A: Yes, here are some studies and information about feedback loops.[2]

  • What Lies Beneath: The Understatement of Existential Climate Risk[3]
  • Existential Climate-Related Security Risk [foreword by C. Barrie][4]
  • Turn Down the Heat: Why a 4°C Warmer World Must be Avoided[5]
  • Scientific articles by Farquharson et al. (2019)[6] and Schneider et al. (2019)[7]
  • Opinion articles by Hewett (2019)[8] and Kristof (2019)[9]

Q: To many (if not most) people, science alone is not enough reason to take action. The emotional impact of a game might be more crucial, and art might play a bigger role here. The Climate Trail has all of that, so how did you approach the mix and balance of science and emotion?

A: I’ve always believed that games can have social value. Chris Crawford’s 1985 classic game of geopolitical brinkmanship, Balance of Power, showed the futility of nuclear war. There are other examples, the 1997 PlayStation game Oddworld: Abe’s Oddysee covered the exploration of workers in a moving way. For me the example that best represents a creative effort that moved me to tears is the 1959 film On the Beach.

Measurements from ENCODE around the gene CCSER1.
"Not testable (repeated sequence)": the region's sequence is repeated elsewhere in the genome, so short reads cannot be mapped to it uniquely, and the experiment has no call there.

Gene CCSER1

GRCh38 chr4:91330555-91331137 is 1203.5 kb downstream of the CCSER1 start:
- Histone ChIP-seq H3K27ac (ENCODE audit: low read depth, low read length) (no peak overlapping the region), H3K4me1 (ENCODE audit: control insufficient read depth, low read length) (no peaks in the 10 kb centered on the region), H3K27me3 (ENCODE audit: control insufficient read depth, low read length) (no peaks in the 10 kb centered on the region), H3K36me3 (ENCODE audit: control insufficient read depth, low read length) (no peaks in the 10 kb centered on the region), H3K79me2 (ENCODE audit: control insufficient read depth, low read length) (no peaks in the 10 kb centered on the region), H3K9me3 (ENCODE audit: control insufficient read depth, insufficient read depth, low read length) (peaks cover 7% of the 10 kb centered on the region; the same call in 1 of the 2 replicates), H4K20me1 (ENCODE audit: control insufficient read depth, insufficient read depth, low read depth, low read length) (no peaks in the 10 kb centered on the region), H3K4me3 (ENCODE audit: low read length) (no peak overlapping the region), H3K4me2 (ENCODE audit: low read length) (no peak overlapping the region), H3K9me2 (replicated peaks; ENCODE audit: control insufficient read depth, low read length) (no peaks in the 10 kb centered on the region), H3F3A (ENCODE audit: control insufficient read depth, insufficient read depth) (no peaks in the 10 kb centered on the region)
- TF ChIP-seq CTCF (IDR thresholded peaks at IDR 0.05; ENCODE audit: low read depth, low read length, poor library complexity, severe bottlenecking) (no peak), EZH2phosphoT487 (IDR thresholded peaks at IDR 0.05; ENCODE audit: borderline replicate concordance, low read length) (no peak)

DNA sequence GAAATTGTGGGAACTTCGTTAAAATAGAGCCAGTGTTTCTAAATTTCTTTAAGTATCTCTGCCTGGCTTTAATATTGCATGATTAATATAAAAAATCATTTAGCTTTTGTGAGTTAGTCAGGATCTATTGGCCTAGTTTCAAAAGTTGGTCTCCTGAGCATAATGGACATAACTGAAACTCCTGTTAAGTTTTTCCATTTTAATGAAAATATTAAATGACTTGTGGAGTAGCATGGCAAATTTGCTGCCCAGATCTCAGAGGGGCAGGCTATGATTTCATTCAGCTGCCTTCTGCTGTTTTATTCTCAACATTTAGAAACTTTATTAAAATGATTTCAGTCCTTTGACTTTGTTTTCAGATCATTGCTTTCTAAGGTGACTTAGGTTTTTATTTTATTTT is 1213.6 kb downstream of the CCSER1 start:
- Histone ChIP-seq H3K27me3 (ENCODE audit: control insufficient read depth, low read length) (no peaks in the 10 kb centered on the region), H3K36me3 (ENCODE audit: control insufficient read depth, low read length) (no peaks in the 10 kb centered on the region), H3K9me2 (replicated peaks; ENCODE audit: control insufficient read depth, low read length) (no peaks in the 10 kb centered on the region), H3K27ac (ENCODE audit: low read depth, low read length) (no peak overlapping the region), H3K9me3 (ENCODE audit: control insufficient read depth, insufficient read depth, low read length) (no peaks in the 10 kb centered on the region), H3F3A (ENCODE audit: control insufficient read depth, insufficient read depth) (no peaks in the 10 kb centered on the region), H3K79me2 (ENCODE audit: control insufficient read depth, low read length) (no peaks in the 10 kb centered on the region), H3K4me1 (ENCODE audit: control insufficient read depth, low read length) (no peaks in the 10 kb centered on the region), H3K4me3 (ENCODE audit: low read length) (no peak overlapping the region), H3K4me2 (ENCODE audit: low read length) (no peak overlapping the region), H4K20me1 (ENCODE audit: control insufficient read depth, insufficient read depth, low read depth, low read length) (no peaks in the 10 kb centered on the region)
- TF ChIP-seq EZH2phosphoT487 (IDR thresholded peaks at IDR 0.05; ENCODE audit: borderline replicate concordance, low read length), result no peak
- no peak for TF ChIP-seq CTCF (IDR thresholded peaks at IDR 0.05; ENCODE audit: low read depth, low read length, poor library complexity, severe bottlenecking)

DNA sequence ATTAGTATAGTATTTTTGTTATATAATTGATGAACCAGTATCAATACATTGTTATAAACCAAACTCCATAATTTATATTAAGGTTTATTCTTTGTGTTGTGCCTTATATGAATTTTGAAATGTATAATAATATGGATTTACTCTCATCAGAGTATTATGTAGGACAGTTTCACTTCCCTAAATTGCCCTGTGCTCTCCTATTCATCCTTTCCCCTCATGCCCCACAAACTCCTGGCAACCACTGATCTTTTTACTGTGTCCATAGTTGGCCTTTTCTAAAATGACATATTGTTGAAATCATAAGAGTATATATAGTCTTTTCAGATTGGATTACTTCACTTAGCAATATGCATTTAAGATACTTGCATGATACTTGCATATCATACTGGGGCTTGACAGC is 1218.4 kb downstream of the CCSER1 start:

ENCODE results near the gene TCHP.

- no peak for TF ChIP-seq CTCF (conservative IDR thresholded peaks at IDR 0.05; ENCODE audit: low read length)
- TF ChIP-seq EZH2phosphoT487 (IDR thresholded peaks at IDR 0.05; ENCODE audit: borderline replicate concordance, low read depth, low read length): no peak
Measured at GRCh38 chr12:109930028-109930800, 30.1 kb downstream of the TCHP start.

On the Beach scared me and I’m sure many other “cold war” children (and adults). The ending scene of the film shows a deserted world with banners expressing futile hope in a dramatic image. I want to invoke the same feelings about our ever more likely climate apocalypse as On the Beach did for nuclear war. As the scientist in that film says: “Who would ever have believed that human beings would be stupid enough to blow themselves off the face of the Earth?”

I simply can’t believe we’re stupid enough to cook ourselves off the face of the Earth. If I can achieve 1/10th of the emotional impact of Oddworld or On the Beach I will be happy with the effort.[10]

Q: In The Climate Trail, players must survive a journey from Atlanta, USA, to Canada, across a climate-wrecked landscape. Did you choose this area for any particular reason?

A: Single highway route made design easier, all the locations are far enough above sea level to still be passable even if all land ice melts. I’ve been to that Canadian town as well.

Q: The USA in The Climate Trail looks terrible. In what year exactly does the game take place?

A: I’m deliberately not specific. Kate (the scientist) mentions Greenland Ice Melt when she was in college (dog sled picture) so the idea is it could be anywhere from 30 to 50 years or more.

Q: We love that the game’s difficulty levels are represented by greater increases in global temperature. How do the different temperature increase scenarios change the gameplay?

A: They effect heat wave and storm frequency, how many seeds you have at the start and the odds of finding supplies and capturing rain.